Prove your humanity: 3   +   7   =  

The Responsibility of History

I am dumbfounded by the inability of humans to remember and to learn from history. Although my historical understanding of the world is rooted in my studies for obtaining a PhD in history, I truly believe that we are all obligated to read, even devour lessons about our past.

Most of us tend to be more focused on the here and now doing the daily work of living our lives. So much history is lost over time because humans have always faced daunting realities. It is not surprising that the knowledge that the Greeks and Romans amassed was lost in the Dark Ages; humans had to work hard just to survive. We also know that military conquests by many civilizations led to the decimation of other cultures including the genocide of American Indians by Europeans who erased the history and cultural achievements of millions of people. Africans who were brought to this country in bonds resisted in many ways to preserve their culture and memory, but there is little doubt that much was lost through the enslavement of so many.

In the digital age, when we can record and preserve historical accounts, one would hope that our society would be more historically literate. I saw Hamilton in Denver recently and was heartened that this musical has brought about a new appreciation for the brilliance (and failings) of Alexander Hamilton and the founders of this nation. But, humans have a short attention span.

Consider this recent headline from the Washington Post: “Two-Thirds of Millennials Don’t Know What Auschwitz Is.”

It is a travesty to think that this is a headline fewer than 75 years after the end of World War II and less than two years after the death of Nobel Peace Prize winner and Holocaust survivor Elie Wiesel. Wiesel was one of the world’s most eloquent, prolific, and powerful voices on human rights, tolerance, and social justice. He spent his life telling the story of Auschwitz. He was just 15 when he became a prisoner in that camp. After the war, Wiesel became a journalist in America, and between 1960 and 2012, authored more than 45 books, arguably the most famous of which was his internationally acclaimed memoir, Night.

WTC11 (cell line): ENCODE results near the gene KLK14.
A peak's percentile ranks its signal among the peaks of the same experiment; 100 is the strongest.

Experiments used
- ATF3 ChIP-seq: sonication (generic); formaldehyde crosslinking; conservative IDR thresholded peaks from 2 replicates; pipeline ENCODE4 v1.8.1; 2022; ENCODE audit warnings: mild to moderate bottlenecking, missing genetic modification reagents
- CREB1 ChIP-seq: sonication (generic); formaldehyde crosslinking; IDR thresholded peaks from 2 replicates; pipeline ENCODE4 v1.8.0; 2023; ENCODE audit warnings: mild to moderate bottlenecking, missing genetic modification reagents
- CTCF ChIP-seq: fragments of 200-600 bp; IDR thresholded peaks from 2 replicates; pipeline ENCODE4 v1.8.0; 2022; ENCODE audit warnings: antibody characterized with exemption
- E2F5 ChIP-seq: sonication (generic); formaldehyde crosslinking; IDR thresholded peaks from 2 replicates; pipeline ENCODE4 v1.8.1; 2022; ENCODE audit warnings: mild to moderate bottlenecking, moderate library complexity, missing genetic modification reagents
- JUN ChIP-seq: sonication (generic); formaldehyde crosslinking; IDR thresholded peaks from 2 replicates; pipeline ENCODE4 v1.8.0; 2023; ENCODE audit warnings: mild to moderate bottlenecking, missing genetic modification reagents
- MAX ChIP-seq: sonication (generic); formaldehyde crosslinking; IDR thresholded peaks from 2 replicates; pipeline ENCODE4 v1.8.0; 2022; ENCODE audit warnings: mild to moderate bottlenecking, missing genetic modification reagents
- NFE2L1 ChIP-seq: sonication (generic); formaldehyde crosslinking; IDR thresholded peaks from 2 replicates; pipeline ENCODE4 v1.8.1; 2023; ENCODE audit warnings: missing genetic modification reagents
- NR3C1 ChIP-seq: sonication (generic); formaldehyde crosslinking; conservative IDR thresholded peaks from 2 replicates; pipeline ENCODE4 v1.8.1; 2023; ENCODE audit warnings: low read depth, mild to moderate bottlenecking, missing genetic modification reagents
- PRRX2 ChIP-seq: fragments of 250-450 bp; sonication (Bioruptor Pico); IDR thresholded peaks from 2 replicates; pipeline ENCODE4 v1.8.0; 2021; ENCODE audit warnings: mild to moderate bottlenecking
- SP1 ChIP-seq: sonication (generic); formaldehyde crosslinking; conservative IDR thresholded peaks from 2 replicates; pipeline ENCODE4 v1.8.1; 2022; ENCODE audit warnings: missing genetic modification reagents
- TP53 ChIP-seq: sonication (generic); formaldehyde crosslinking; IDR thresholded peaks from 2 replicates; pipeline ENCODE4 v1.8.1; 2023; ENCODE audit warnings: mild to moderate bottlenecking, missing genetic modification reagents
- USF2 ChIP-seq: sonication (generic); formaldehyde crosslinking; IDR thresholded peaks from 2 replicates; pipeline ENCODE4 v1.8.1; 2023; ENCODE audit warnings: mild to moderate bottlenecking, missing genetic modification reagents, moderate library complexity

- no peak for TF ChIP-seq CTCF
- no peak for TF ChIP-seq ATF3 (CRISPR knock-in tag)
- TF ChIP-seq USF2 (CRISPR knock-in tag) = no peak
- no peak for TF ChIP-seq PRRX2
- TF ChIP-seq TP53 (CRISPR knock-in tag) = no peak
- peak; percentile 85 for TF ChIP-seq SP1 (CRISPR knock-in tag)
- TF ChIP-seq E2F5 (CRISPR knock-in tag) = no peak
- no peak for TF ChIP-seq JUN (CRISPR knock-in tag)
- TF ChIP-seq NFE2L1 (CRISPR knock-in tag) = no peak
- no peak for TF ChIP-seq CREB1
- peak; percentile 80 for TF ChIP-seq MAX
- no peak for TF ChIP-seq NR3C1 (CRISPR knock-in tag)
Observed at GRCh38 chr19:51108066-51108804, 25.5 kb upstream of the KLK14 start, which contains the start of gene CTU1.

Even as this headline appeared, the world marked Holocaust Remembrance Day, a day we would all be wise to remember. So much recent scholarship on the Holocaust demonstrates that the underlying factors and causes cannot be explained as an exclusively “German phenomenon.” In other words, it is an event of genocide that could be repeated in any modern, industrial society.

We have been thinking a lot about how we teach history at CA. What are the core lessons that we should pass on about thousands of years of human existence? What do we include in our curriculum? What can’t we cover because of lack of time?

The teaching of history is a responsibility that belongs to everyone: teachers and schools, but also parents and families. I would argue that much of my own knowledge was gained outside of my formal schooling. My history teachers lit a spark, and my parents helped by having ongoing conversations around the dinner table about current events. We read the news every day as a family, and that led to deep discussions about the world.

I urge families to have conversations about history and humanity. Listen to audiobooks and podcasts on family car rides. Read or watch the news and talk about it. Discuss today in the context of yesterday, and remember the words of Elie Wiesel, “Without memory, there is no culture. Without memory, there would be no civilization, no society, no future.”